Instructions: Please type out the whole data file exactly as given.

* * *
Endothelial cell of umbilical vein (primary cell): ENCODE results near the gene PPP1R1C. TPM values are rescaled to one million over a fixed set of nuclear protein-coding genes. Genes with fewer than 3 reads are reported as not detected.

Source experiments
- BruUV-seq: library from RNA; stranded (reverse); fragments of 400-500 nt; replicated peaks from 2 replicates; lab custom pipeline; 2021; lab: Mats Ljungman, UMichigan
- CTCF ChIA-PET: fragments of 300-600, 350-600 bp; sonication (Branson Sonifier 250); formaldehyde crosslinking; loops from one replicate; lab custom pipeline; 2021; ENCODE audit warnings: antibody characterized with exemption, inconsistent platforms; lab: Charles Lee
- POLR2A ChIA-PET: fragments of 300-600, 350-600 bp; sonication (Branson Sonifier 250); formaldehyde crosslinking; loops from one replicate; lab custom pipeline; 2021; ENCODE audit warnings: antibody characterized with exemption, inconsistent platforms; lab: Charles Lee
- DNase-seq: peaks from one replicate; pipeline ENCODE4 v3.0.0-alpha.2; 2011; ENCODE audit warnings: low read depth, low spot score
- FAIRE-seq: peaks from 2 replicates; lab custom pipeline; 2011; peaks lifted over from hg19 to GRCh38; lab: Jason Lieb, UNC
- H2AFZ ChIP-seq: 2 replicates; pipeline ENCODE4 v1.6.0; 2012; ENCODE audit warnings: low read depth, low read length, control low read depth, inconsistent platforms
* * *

Endothelial cell of umbilical vein (primary cell): ENCODE results near the gene PPP1R1C. TPM values are rescaled to one million over a fixed set of nuclear protein-coding genes. Genes with fewer than 3 reads are reported as not detected.

Source experiments
- BruUV-seq: library from RNA; stranded (reverse); fragments of 400-500 nt; replicated peaks from 2 replicates; lab custom pipeline; 2021; lab: Mats Ljungman, UMichigan
- CTCF ChIA-PET: fragments of 300-600, 350-600 bp; sonication (Branson Sonifier 250); formaldehyde crosslinking; loops from one replicate; lab custom pipeline; 2021; ENCODE audit warnings: antibody characterized with exemption, inconsistent platforms; lab: Charles Lee
- POLR2A ChIA-PET: fragments of 300-600, 350-600 bp; sonication (Branson Sonifier 250); formaldehyde crosslinking; loops from one replicate; lab custom pipeline; 2021; ENCODE audit warnings: antibody characterized with exemption, inconsistent platforms; lab: Charles Lee
- DNase-seq: peaks from one replicate; pipeline ENCODE4 v3.0.0-alpha.2; 2011; ENCODE audit warnings: low read depth, low spot score
- FAIRE-seq: peaks from 2 replicates; lab custom pipeline; 2011; peaks lifted over from hg19 to GRCh38; lab: Jason Lieb, UNC
- H2AFZ ChIP-seq: 2 replicates; pipeline ENCODE4 v1.6.0; 2012; ENCODE audit warnings: low read depth, low read length, control low read depth, inconsistent platforms